@joneshf actually- which langs /do/ differentiate between Monad/Chain ? Fantasyspec was the first time I saw that distinction
Hardy Jones
// We can compose any two `Functor`s `x` and `y`
const Comp = x => ({
  map: f => x.map(y => y.map(f)),
  toString: () => x.map(y => y.toString()).toString(),

const None = {
  map: _ => None,
  toString: () => 'None',

const Some = x => ({
  map: f => Some(f(x)),
  toString: () => `Some(${x})`,

const Left = x => ({
  map: _ => Left(x),
  toString: () => `Left(${x})`,

const Right = x => ({
  map: f => Right(f(x)),
  toString: () => `Right(${x})`,

const someRight = Comp(Some(Right(3)));
console.log(`${someRight.map(x => x + 1)}`); //=> Some(Right(4))

const someLeft = Comp(Some(Left(3)));
console.log(`${someLeft.map(x => x + 1)}`); //=> Some(Left(3))

const noneRight = Comp(None);
console.log(`${noneRight.map(x => x + 1)}`); //=> None
quick example.
so you only have to map once, rather than going down in there multiple times.
And if you have 3, 4, 5, etc types you're composing, well, you just keep on Composing.
and still you only map once.
It extends to ap and of as well.
But chain doesn't work.
so you need an explicit way to chain two data types.
Actually, I'm not sure if all data types can have a transformer version.
Hardy Jones
@gilligan purescript, scalaz, there are libs in hackage as well.
well, languages and libraries.
fantasy-land as you pointed out.
Extending the example above:

const Id = x => ({
  map: f => Id(f(x)),
  toString: () => `Id(${x})`,

const nested = Comp(Some(Comp(Id(Comp(Right(Comp(Some(Some(3)))))))));
console.log(`${nested.map(x => x + 1)}`); //=> Some(Id(Right(Some(Some(4)))))
Of course, you probably want to toString to tell you it's a Comp at each level.
Hardy Jones
but it's just a quick example :)
The creation is pretty ugly right there, but since Applicatives compose, you could factor all that out similar to how ramda does compose/pipe. and just use of a whole bunch of times.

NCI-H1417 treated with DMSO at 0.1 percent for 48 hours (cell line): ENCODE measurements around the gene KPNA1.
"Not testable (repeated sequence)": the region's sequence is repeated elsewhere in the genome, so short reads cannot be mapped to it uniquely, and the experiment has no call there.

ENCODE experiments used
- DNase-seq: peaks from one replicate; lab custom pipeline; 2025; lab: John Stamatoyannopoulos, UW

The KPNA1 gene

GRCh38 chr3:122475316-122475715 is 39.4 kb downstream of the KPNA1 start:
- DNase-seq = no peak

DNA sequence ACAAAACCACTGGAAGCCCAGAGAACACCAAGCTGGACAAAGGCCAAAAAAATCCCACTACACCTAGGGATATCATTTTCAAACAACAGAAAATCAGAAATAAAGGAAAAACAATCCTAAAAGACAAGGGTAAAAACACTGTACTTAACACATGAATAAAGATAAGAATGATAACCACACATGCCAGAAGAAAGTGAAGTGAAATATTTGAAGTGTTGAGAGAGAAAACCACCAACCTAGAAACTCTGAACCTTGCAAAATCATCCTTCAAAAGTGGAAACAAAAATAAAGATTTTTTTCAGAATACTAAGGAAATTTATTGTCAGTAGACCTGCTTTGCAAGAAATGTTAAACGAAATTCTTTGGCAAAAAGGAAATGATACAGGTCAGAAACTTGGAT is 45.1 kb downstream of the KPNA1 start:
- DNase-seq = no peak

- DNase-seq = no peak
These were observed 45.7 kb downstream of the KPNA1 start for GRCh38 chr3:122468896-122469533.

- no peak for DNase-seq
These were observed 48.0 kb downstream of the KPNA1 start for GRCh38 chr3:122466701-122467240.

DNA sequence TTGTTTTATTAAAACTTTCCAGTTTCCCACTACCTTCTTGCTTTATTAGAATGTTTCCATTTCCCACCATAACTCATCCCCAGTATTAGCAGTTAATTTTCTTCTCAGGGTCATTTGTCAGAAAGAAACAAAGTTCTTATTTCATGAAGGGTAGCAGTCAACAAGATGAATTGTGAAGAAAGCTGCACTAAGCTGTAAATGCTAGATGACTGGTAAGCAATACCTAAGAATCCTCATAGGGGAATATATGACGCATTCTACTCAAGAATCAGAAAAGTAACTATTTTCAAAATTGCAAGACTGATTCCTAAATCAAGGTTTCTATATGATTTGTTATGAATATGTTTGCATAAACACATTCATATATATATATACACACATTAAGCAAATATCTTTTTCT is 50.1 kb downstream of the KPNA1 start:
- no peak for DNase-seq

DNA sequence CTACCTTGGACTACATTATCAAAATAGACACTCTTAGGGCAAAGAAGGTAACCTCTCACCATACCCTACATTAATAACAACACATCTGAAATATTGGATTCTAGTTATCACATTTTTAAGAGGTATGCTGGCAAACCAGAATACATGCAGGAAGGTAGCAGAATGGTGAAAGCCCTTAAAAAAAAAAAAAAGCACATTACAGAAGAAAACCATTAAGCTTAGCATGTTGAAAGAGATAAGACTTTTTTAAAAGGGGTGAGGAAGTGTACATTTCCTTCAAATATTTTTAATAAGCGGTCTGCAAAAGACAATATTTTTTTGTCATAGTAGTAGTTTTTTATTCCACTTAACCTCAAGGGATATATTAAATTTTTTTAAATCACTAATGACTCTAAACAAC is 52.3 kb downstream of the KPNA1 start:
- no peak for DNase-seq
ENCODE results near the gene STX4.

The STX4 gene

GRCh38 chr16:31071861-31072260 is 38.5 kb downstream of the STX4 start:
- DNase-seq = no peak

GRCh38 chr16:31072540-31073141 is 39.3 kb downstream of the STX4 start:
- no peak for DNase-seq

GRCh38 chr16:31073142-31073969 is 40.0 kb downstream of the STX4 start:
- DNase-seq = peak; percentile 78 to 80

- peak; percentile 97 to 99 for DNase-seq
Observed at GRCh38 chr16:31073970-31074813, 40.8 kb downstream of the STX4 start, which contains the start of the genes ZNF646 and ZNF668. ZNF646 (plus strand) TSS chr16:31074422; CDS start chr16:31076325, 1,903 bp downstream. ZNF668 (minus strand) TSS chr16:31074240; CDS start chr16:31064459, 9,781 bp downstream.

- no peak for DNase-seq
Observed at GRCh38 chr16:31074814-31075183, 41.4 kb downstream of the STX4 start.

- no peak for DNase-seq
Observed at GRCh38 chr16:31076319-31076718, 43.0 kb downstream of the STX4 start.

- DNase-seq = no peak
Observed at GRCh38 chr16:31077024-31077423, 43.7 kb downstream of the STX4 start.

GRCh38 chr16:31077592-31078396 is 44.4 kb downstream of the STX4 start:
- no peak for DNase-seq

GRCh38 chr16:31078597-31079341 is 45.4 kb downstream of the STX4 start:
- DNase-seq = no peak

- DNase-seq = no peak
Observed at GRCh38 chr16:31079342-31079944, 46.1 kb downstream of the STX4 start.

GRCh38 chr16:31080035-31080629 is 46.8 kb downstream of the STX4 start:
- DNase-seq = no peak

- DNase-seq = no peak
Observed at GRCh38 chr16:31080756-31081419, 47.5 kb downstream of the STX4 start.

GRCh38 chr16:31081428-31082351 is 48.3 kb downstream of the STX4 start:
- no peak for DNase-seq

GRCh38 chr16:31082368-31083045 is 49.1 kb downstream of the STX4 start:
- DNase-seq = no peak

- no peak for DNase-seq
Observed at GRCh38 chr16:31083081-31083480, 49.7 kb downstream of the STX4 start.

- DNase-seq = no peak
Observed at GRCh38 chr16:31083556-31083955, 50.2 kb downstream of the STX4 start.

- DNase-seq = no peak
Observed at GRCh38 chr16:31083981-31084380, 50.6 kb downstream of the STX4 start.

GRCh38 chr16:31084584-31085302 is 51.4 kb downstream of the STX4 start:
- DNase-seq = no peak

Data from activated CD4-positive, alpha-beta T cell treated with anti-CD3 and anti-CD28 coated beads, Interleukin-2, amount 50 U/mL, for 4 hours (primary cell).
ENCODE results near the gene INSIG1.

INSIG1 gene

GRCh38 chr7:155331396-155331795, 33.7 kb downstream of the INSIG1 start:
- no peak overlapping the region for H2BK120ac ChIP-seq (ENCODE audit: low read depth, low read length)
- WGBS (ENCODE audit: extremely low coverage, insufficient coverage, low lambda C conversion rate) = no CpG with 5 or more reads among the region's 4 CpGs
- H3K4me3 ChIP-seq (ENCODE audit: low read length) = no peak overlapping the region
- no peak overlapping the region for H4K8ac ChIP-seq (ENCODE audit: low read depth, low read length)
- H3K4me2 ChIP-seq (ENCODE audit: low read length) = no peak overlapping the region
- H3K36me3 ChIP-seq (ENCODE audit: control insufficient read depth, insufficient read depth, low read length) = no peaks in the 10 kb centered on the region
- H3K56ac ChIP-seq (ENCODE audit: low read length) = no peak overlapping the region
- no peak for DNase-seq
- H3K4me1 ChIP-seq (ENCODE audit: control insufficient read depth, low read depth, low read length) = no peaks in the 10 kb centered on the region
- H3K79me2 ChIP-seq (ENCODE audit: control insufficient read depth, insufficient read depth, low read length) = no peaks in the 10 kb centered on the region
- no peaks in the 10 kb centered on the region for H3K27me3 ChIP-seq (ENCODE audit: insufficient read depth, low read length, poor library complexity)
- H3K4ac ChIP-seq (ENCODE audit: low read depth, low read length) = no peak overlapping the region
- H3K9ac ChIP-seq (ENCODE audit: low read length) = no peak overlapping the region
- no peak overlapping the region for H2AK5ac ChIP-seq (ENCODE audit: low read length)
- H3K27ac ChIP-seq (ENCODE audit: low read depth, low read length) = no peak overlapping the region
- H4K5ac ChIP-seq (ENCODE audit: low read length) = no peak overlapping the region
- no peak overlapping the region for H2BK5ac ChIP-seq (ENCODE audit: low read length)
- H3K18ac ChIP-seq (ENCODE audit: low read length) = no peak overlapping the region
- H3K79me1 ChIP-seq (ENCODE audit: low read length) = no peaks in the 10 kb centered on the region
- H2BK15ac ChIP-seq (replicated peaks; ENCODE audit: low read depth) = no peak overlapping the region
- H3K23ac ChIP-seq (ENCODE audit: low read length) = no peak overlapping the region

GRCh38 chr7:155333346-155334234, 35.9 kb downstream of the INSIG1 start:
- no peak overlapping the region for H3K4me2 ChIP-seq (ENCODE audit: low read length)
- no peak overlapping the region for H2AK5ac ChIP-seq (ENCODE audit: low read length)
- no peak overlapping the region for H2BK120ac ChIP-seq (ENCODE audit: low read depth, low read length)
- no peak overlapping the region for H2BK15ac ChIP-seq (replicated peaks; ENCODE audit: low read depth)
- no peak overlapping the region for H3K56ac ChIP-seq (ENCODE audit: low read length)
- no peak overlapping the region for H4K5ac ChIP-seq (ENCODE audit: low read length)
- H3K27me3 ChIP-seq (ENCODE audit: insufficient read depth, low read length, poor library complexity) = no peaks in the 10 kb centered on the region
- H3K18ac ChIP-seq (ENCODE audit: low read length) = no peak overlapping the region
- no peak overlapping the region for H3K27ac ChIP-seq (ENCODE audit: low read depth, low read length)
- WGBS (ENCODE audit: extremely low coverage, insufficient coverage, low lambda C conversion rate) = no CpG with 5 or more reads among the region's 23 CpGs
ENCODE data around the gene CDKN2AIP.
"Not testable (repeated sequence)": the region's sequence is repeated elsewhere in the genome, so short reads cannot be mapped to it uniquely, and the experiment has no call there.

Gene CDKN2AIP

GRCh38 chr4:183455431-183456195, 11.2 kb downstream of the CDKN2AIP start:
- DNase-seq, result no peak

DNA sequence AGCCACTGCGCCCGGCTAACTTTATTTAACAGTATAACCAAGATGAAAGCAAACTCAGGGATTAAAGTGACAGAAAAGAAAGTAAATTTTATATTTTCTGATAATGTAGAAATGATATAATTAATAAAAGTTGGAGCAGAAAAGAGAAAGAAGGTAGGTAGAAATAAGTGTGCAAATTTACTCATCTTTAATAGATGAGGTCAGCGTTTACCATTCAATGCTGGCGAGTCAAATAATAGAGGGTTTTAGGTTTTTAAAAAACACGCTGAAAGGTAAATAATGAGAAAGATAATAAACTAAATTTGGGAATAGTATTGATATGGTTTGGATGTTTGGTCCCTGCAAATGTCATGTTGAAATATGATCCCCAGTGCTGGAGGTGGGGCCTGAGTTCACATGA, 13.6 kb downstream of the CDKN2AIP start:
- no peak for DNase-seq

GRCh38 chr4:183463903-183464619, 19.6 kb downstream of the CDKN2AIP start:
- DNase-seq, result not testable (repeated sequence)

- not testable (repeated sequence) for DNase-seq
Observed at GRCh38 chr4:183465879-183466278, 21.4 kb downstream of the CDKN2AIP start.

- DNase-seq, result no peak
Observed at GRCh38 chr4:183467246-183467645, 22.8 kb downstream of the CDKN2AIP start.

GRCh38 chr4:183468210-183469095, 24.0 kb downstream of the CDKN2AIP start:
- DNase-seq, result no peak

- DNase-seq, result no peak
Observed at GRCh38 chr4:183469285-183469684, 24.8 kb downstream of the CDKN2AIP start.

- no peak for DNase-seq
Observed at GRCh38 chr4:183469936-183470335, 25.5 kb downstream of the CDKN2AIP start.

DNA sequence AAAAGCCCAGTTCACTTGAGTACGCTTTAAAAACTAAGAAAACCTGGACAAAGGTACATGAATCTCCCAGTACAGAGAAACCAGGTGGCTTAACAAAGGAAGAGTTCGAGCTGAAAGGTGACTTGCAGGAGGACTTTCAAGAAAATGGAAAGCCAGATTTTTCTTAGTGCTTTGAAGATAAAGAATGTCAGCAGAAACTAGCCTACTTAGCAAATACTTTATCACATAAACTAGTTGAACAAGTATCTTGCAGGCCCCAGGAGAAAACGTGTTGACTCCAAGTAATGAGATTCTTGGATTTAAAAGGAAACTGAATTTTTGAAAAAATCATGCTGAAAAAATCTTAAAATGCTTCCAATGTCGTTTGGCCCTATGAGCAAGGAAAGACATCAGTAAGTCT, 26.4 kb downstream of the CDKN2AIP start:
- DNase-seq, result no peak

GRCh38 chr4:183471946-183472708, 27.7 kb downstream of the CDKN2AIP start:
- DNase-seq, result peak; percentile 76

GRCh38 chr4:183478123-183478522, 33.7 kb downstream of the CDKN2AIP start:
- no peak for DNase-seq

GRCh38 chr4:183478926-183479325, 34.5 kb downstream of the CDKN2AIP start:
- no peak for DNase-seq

Hardy Jones
Also, bear in mind, these are not the only things that do compose, most of the fantasy-land algebras compose.
So long as their constituents compose.
also you might need to have it be a Functor or something.
like I did with toString up there.
But you can do similarly for Setoid, and have equality for free, if the two base data types are Functor and Setoid, for example.
Aldwin Vlasblom

That's awesome @joneshf, thanks for clearing a bunch of stuff up! :)
So Monad Transformers are a ways for a Chain to say: "Here's how you can compose my chain."
And that fills in the missing gap of monadic behaviours which are otherwise all composable?
And the reason you'd want to compose Monads is the same as for why you'd want to compose any other bits of code - to keep "dry"?
So it really is mainly a convenience for not having to mapmapmap over your nested containers?

I should get more accustomed with the theory behind monads, and the laws they follow. I've been learning to use them, in the API-sense, but I've yet yo fully understand them.

Hardy Jones
yeah, that's pretty much it.